The sisters say that Gordon’s golf and tennis club was in financial trouble. They believe he was counting on his wife's income from her new job to make ends meet. What would he do when she divorced him?
Kathy Rysgaard: I just can't get over the fact that my sister was treated like a piece of trash by him.
Police wasted no time. Two weeks later, they arrested Gordon Weaver for second-degree murder and first-degree arson.
Surprisingly, he was granted bail -- he wouldn't have to await trial in jail. Then it looked like the charges were going to be even more serious.
Just before he was to be indicted for first-degree murder in March 2000, he disappeared. The last trace of him? His mother's car, which he had been driving. Police found it abandoned, 400 miles away in suburban Chicago -- with blood inside. At a nearby hotel, police also found some of his personal items: clothing and medication for depression.
Colleen got the news when she was at her brother Rich's house.
Colleen Dropps: I was totally shocked. I can still remember that day. Rich got the phone call and turned around and said, "They can't find him. He's gone."
Gordon Weaver was not only gone, but his parents said they feared he was dead. In December that year, his mother sent out this Christmas letter in which she wrote what they thought had happened.
It read: "In October of 1999 a fall and a fire in their home took Jean's life... Gordy suffered deep depression which was exacerbated when he was charged in Jean's death and faced multiple legal complications. In March, while on a trip to Illinois, he disappeared... We do not believe that he is still living...”
Around the time that Gordon Weaver went missing -- his parents say he was probably dead -- a stranger named David Carson arrived in Eugene, Ore.
While staying at a motel in town, he answered an ad for a room to rent at this rooming house owned by Jaime Jaramillo. It would be a chance meeting that triggered unforeseen and seismic consequences.
Jaime Jaramillo: I feel sad for him. There were tears in his eyes.
When David Carson showed up at the rooming house, he had little more than a baseball cap, duffel bag, running shoes, and a tale of woe about a tragic accident, back in Maine. He had no bank account, but ample cash, and offered to pay Jaime three months rent in advance. Soon after the stranger moved in, Jaime introduced him to his son, Jon, who also heard his sad history.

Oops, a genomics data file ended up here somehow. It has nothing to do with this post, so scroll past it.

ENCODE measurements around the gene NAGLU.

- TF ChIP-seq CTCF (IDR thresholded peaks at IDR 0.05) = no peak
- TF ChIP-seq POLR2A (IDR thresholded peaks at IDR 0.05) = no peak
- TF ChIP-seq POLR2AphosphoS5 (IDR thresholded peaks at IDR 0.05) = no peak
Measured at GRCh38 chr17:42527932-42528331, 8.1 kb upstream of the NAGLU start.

Jon Jaramillo: His story was that his wife and two daughters had died in a car crash. He was the driver and the car burst into flames and they all perished in the car wreck, but he survived. You just immediately - you feel compassion for the person, thinking, "Oh, you know, what a tragic thing."
The stranger was convincing. And Jaime, the father, quickly grew fond of the quiet, intelligent man from Maine.
And it turned out, he was very handy -- especially when it came to construction. Jaime, who was recovering from prostate cancer and was 67 at the time, needed someone just like David to help him out at his home in Florence, Ore., 60 miles west of his business in Eugene.
Within a few weeks, Jaime invited the stranger to stay at what he called "the ranch," the spacious, secluded hilltop dream house he shared with his wife, Lueene.
Jaime Jaramillo: I like him very much. That's why I invite him here.
Jaime and Lueene had many friends - especially from their church - none closer than Richard and Donna Dobson.
Donna Dobson: They were full of electricity. Full of life, kind of the center place for people to gather and have food and fellowship.
The Jaramillos soon began considering the stranger a part of the family. And their church friends took to him as well.
Donna Dobson: I just thought he was a quiet, nice guy. Richard Dobson: He was always helping people with projects. Wouldn't charge a nickel. Sara James: And he did a good job, right? Richard Dobson: Yeah, real good job.
Especially on this sunroom he helped build onto the Jaramillos' home in the summer of 2000.
David also made an impact by helping out with two grandsons who were living with the Jaramillos. He paid the boys a lot of attention and they soon grew attached to him.